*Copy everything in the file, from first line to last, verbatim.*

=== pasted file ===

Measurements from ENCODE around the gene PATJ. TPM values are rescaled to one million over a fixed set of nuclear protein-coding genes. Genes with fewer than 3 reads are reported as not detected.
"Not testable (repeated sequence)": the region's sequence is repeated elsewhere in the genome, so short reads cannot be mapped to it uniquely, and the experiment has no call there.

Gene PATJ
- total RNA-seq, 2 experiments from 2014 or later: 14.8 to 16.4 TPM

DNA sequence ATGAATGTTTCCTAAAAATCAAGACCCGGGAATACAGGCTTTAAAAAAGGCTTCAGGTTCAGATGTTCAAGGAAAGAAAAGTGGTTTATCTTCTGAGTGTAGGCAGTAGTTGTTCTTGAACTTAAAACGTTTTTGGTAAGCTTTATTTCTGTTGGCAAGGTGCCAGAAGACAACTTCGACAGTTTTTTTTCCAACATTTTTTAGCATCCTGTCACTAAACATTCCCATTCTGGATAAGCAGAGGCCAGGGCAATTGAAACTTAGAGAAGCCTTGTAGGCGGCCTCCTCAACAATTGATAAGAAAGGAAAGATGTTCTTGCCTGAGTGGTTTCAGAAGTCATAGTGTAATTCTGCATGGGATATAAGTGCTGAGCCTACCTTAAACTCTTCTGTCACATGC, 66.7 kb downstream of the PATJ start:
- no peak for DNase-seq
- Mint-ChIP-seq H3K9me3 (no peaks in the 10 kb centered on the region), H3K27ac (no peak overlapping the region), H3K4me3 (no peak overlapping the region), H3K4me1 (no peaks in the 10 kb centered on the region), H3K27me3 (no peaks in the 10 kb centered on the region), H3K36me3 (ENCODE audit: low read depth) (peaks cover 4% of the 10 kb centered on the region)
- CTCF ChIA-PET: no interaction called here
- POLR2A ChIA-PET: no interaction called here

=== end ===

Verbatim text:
Measurements from ENCODE around the gene PATJ. TPM values are rescaled to one million over a fixed set of nuclear protein-coding genes. Genes with fewer than 3 reads are reported as not detected.
"Not testable (repeated sequence)": the region's sequence is repeated elsewhere in the genome, so short reads cannot be mapped to it uniquely, and the experiment has no call there.

Gene PATJ
- total RNA-seq, 2 experiments from 2014 or later: 14.8 to 16.4 TPM

DNA sequence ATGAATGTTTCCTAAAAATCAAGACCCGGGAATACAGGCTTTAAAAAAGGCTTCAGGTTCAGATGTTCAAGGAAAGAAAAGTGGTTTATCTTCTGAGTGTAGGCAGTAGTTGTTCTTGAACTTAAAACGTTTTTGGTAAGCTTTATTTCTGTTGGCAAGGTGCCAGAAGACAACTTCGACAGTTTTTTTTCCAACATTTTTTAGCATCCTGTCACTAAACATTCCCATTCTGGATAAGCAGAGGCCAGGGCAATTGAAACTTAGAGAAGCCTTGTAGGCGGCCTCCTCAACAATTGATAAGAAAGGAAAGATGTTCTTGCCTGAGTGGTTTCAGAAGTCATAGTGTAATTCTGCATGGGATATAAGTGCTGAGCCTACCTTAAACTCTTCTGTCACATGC, 66.7 kb downstream of the PATJ start:
- no peak for DNase-seq
- Mint-ChIP-seq H3K9me3 (no peaks in the 10 kb centered on the region), H3K27ac (no peak overlapping the region), H3K4me3 (no peak overlapping the region), H3K4me1 (no peaks in the 10 kb centered on the region), H3K27me3 (no peaks in the 10 kb centered on the region), H3K36me3 (ENCODE audit: low read depth) (peaks cover 4% of the 10 kb centered on the region)
- CTCF ChIA-PET: no interaction called here
- POLR2A ChIA-PET: no interaction called here